Getting to Know More of Peru: Arequipa and Colca

Hello all! Now that I've finished drafting my new novel, I'm taking a couple of weeks off to wait for feedback from critique partners and hoping that means I can catch up a bit on blogging! It's been a hell of a couple of months. In January and February, we had family visiting for four weeks total. It was awesome and kind of exhausting, especially because the plague descended on our house in the form of a stomach...thing. I can't say exactly what happened, because I'm pretty sure the local lab screwed up my results, but John had both a bacterial infection AND a parasite at the same time. I think I had the bacteria. My poor parents were both sick for a couple of days while they were here. My sister, Amy, and her husband both had mild stomach issues (and so did I, even after I thought the plague had left). John and I both lost a significant amount of weight (which was NOT the plan) while we were ill, and now I'm once again struggling to get healthy. It was a very effective reminder that this is still a developing country in many ways, and even though we think we're careful about what we eat, our systems still haven't adjusted to being here. All I can say is I'm going to Vegas for a writers conference in April and I plan on making the most of the all-you-can-eat buffets!

But despite all that, we've done some great traveling this year, and I wanted to share some photos and travel tips for other families who might be looking to explore areas outside of Lima.

I knew my sister and her husband wanted to go to Cuzco and Machu Picchu when they came, so I researched other trips for my parents' visit. I had heard that Arequipa is a beautiful city with great food, and that Colca Canyon was a side trip not to be missed. One challenging thing about traveling within Peru is that many places are at a high altitude. Arequipa is only around 8,000 feet, but Colca Canyon is at 12,000, and the road there goes over 16,000 feet. Let me tell you, when you live at sea level, that's a BIG change. Huaraz was also tough, going straight to 12,000 feet, and we all felt the altitude there, even though I was on Diamox (a medication that helps prevent altitude sickness). After taking the kids to Cuzco last year and then Huaraz, I was well aware that Will does not like high altitudes, so we decided to leave him in Lima with our nanny. Jack has done great on all our trips within Peru, fortunately.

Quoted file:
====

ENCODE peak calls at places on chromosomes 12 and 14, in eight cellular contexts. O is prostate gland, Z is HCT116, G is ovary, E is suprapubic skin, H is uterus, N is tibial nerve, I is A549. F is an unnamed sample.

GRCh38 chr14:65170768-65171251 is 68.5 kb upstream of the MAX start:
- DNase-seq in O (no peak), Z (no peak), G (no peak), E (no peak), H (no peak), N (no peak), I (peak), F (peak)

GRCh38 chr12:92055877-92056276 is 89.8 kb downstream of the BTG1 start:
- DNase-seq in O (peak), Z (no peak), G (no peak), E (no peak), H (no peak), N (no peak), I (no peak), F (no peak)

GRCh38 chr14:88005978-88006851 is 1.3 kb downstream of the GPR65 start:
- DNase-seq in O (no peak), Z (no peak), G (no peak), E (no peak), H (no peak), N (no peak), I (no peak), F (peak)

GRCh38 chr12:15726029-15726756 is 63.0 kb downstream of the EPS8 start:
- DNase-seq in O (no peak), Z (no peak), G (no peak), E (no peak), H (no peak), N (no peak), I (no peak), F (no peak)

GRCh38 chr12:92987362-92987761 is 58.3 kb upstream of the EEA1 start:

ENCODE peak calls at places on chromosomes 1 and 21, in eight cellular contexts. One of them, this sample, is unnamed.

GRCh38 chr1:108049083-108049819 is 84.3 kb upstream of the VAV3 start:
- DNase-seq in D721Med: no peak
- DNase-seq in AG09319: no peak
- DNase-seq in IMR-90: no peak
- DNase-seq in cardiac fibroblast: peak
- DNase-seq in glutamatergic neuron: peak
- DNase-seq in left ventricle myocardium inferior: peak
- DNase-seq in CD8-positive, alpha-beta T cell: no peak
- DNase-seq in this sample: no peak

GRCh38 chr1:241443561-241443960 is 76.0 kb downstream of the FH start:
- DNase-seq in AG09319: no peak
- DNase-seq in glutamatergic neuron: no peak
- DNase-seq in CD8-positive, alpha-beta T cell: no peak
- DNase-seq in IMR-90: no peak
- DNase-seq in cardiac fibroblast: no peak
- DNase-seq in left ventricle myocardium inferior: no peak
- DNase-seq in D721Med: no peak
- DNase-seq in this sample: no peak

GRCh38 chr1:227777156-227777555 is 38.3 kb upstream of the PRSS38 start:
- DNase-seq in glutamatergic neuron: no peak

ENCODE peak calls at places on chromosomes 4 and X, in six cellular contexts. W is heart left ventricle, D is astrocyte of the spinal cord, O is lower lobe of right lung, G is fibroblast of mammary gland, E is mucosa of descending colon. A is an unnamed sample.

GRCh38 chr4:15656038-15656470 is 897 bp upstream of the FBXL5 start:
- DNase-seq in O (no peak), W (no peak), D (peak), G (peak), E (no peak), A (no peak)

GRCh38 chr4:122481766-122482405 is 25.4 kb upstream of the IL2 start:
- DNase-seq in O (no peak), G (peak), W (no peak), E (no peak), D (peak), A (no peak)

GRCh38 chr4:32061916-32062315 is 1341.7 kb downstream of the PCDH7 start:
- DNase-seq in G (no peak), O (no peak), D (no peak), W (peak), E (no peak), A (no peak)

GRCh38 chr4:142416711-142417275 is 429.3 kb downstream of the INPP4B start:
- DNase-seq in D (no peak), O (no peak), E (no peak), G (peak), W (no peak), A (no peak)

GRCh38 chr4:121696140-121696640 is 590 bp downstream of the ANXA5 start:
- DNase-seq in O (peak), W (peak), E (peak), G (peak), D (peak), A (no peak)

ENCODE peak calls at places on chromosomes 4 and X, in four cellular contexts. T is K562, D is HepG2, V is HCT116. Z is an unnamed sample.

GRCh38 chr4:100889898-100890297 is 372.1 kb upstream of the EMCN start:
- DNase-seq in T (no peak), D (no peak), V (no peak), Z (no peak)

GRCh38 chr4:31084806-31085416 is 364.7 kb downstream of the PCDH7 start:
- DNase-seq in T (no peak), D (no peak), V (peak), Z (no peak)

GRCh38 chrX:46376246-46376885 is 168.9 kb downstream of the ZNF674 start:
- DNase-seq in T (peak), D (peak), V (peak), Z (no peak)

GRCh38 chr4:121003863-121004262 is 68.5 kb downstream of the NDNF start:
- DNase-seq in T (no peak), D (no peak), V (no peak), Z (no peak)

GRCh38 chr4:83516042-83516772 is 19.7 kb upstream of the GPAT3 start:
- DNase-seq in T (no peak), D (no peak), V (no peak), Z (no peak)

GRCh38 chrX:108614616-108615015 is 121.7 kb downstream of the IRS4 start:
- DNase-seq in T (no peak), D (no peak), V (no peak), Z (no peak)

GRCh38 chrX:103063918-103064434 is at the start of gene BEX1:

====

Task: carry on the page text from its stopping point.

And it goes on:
Arequipa has a lovely city center, but I'll say up front it's not as beautiful as Cuzco. The terrain is much drier than in the Sacred Valley, but we were lucky to have great weather while we were there, with only the occasional passing rainstorm. We had a few things working against us on this trip. First, John and I were both still quite sick at that point, and it made it very difficult to appreciate the food and the sightseeing. And then John had to return to Lima for one night and ended up having his return flight canceled, so he missed all of Colca Canyon, which was the real highlight of the trip. I'll tell you one thing, we have NOT been impressed with the Peruvian airlines. Almost all of our flights have been delayed or canceled. Ugh.

On a bus tour of Arequipa (John and Jack recommend the "queso helado")

Colca Canyon is beautiful. We stayed at Colca Lodge, which has wonderful grounds, thermal springs, and the cutest alpaca farm in the world. Jack and I had a blast there, and the trip out to see the Andean condors flying in the canyons was truly special (we were lucky to see any condors, because we went during the rainy season - I'd say to avoid traveling to Arequipa/Colca from January to March because of this, although as I said, we got lucky).

Colca Canyon - it's like a golf course in Jurassic Park, or something.

A random woman's finger helpfully pointing to the condor.

On the way back to Arequipa, I did come close to passing out going over the pass. The Med Unit here gives out enough Diamox for four days, the logic being that you should be acclimated at that point, so I hadn't taken it for a day when we hit 16,000 feet. If you go and have any sensitivity to altitude, I'd suggest staying on the meds. But that's just my two cents.


Escaped baby alpaca!

A village in Colca - I love the colors!
Due to illness/general tiredness, we missed seeing the Inca Ice Maiden (who, by the way, is not on display from January to April, although a different mummy is apparently displayed). We did go to the Santa Catalina Monastery (what we would call a convent), which was very beautiful and interesting. Definitely a highlight of the trip.

Santa Catalina Monastery

Overall, this was a fun trip, though a challenging one. I wouldn't recommend more than two nights in Arequipa, and I wish we'd had three nights in Colca instead of two, just because it was so beautiful and peaceful there. It would be the perfect spot for a writers retreat. Next time, I'll write about my second trip to the Sacred Valley and Cuzco, and my first time to Machu Picchu!


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